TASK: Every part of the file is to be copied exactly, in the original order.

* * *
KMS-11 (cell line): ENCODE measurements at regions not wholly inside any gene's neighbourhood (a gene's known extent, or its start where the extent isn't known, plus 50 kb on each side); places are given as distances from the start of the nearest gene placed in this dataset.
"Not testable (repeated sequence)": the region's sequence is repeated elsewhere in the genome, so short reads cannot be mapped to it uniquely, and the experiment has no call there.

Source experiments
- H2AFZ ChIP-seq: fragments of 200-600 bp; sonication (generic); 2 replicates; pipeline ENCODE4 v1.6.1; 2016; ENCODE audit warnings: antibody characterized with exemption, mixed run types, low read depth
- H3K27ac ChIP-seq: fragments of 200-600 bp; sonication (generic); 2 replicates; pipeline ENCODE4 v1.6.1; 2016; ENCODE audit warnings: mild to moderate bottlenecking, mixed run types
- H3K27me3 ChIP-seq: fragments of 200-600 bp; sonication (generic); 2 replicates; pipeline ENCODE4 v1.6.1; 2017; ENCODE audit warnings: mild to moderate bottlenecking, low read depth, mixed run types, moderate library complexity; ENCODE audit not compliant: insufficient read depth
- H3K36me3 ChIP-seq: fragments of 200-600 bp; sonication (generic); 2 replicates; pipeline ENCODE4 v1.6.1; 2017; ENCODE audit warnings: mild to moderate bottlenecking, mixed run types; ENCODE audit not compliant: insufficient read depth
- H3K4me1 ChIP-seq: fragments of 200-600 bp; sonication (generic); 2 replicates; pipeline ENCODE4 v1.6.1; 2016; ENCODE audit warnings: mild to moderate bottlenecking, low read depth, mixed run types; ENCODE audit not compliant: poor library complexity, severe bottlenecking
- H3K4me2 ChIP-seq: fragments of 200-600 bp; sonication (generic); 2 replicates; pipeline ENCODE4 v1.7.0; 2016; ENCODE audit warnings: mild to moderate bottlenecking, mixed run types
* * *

KMS-11 (cell line): ENCODE measurements at regions not wholly inside any gene's neighbourhood (a gene's known extent, or its start where the extent isn't known, plus 50 kb on each side); places are given as distances from the start of the nearest gene placed in this dataset.
"Not testable (repeated sequence)": the region's sequence is repeated elsewhere in the genome, so short reads cannot be mapped to it uniquely, and the experiment has no call there.

Source experiments
- H2AFZ ChIP-seq: fragments of 200-600 bp; sonication (generic); 2 replicates; pipeline ENCODE4 v1.6.1; 2016; ENCODE audit warnings: antibody characterized with exemption, mixed run types, low read depth
- H3K27ac ChIP-seq: fragments of 200-600 bp; sonication (generic); 2 replicates; pipeline ENCODE4 v1.6.1; 2016; ENCODE audit warnings: mild to moderate bottlenecking, mixed run types
- H3K27me3 ChIP-seq: fragments of 200-600 bp; sonication (generic); 2 replicates; pipeline ENCODE4 v1.6.1; 2017; ENCODE audit warnings: mild to moderate bottlenecking, low read depth, mixed run types, moderate library complexity; ENCODE audit not compliant: insufficient read depth
- H3K36me3 ChIP-seq: fragments of 200-600 bp; sonication (generic); 2 replicates; pipeline ENCODE4 v1.6.1; 2017; ENCODE audit warnings: mild to moderate bottlenecking, mixed run types; ENCODE audit not compliant: insufficient read depth
- H3K4me1 ChIP-seq: fragments of 200-600 bp; sonication (generic); 2 replicates; pipeline ENCODE4 v1.6.1; 2016; ENCODE audit warnings: mild to moderate bottlenecking, low read depth, mixed run types; ENCODE audit not compliant: poor library complexity, severe bottlenecking
- H3K4me2 ChIP-seq: fragments of 200-600 bp; sonication (generic); 2 replicates; pipeline ENCODE4 v1.7.0; 2016; ENCODE audit warnings: mild to moderate bottlenecking, mixed run types